Stress is the number one health problem in the USA and has been said to be responsible for more than 90% of visits to the doctor. Stress is the reaction to changes, pressures, and events in life. It is the difference between what one hopes and prepares for, and what one actually gets. Stress can be positive, such as coming to UA, getting married, getting a great job. It can also be negative, such as a failing grade, financial concerns, or relationship problems.
Some stress keeps one motivated and challenged. But too much stress may leave a person feeling edgy, tense, anxious or fatigued. On the other hand, too little stress can feel boring and unproductive. The balance is somewhere in between when there’s just enough stress to challenge, but not enough to cause distress.
Stress is not simply what happens, it is also caused by one’s perceptions of the stressful event. What one thinks about what happens, and what one tells oneself may determine how the stressor is perceived. Even if many people agree that an event is distressing, each person will respond differently, both physiologically and psychologically.
Learning how to prevent stress from becoming overwhelming, and how to respond to unexpected stressors is as important as any class.
How Do I Know There’s a Problem?
When you see your friend experiencing several of these symptoms persistently, it’s time to see if more help is needed:
Signs and symptoms of stress:
- Anger and irritability
- Jaw tension
- Neck aches
- Withdrawing from others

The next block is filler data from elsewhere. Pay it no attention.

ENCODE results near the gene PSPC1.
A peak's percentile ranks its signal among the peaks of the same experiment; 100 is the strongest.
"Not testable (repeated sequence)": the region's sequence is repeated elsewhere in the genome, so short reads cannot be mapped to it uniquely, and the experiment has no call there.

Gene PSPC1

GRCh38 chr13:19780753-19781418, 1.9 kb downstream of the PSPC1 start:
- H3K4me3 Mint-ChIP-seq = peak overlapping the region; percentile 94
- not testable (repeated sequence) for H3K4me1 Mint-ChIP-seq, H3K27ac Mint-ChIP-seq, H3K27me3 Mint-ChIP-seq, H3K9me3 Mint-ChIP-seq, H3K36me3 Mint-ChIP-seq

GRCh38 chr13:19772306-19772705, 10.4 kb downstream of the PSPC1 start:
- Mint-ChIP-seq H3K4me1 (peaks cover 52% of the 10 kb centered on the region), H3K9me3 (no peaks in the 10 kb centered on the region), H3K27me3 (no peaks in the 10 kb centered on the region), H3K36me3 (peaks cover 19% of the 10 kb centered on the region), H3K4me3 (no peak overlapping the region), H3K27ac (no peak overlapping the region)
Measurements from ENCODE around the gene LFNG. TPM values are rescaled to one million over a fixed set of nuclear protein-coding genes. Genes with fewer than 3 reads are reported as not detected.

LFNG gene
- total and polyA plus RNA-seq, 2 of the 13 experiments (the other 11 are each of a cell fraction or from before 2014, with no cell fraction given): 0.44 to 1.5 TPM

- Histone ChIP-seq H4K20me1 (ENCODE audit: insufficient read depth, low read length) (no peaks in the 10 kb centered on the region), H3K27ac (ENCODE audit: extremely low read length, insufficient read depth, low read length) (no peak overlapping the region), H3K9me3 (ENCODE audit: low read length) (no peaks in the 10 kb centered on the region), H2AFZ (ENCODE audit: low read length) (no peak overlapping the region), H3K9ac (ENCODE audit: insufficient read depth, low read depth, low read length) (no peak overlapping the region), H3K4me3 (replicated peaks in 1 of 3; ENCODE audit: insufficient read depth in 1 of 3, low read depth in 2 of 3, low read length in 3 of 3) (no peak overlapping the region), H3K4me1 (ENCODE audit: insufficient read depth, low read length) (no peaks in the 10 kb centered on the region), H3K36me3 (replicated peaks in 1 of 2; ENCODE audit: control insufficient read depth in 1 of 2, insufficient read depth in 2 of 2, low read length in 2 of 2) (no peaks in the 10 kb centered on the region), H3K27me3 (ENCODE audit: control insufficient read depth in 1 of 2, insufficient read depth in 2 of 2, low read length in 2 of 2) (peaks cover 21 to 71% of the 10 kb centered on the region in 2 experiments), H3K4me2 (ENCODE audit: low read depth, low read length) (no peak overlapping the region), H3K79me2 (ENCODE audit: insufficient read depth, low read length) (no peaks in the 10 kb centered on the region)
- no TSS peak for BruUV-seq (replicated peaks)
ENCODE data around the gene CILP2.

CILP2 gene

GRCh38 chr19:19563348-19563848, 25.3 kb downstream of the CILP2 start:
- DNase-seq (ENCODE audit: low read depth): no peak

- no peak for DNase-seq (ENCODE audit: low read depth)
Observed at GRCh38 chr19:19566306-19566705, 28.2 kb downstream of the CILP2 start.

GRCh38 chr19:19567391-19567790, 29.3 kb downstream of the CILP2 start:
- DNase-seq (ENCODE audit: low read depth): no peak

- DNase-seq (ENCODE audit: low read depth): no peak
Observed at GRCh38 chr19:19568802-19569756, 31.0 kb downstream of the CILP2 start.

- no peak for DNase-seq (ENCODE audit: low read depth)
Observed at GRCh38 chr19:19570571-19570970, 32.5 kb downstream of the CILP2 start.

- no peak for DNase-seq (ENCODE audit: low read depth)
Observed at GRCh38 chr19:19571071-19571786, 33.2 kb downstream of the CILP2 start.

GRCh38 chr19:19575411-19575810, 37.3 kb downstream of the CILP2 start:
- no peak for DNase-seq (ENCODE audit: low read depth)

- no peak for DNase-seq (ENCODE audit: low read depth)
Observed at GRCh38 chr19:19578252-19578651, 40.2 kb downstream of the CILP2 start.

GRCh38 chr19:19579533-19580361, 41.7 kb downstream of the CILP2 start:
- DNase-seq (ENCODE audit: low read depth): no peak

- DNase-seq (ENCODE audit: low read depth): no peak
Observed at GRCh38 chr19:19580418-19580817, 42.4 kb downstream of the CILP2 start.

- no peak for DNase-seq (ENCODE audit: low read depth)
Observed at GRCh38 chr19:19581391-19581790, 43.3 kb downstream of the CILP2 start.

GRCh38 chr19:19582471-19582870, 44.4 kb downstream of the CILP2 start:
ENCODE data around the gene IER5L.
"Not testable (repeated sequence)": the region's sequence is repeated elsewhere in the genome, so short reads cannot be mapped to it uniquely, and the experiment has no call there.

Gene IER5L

- Stomach aches
- Back aches
- Feeling out of control
- Difficulty breathing
- Feeling bored about lots of things
- Irregular periods
- Problems making decisions
- Weight loss or gain
- Tendency to misjudge people
- Cold hands
- Change in appearance
- Cold sores
- Feeling overwhelmed
- Muscle cramps
- Feeling powerless
- Alcohol or drug use/abuse
- Sleeping too much or too little
- Feeling persecuted
- Change in social habits
- Inability to trust
What To Do
If you notice your friend is having some of these symptoms, some of the following suggestions may be helpful.
- Ask if your friend is feeling stressed
- Listen carefully without giving advice
- Reflect and paraphrase what your friend has told you to be sure you understand. While talking, the person also has a chance to sort things out.
- Ask how your friend is coping
- Share information with your friend about stress
- If the person is using negative coping skills, such as drinking, taking drugs or engaging in other compulsive behaviors, suggest a visit to a CAPS counselor.
The Relaxation Response
Herbert Benson. New York: Avon Books (1975)
Mending the Mind
Joan Borysenko New York: Bantam Books (1988)
Flow: The Psychology of Optimal Experience
Mihaly Czkszentmihalyi, New York: Harper & Row (1990)
Daniel Goleman New York: Bantam Books (1995)
Why Zebras Don’t Get Ulcers
Robert M Sapolsky USA: W.H. Freeman (1994)
Q:Does a person have to have all these symptoms to be stressed?
A:Not necessarily, but even one or two symptoms may be troublesome and can in themselves cause more stress.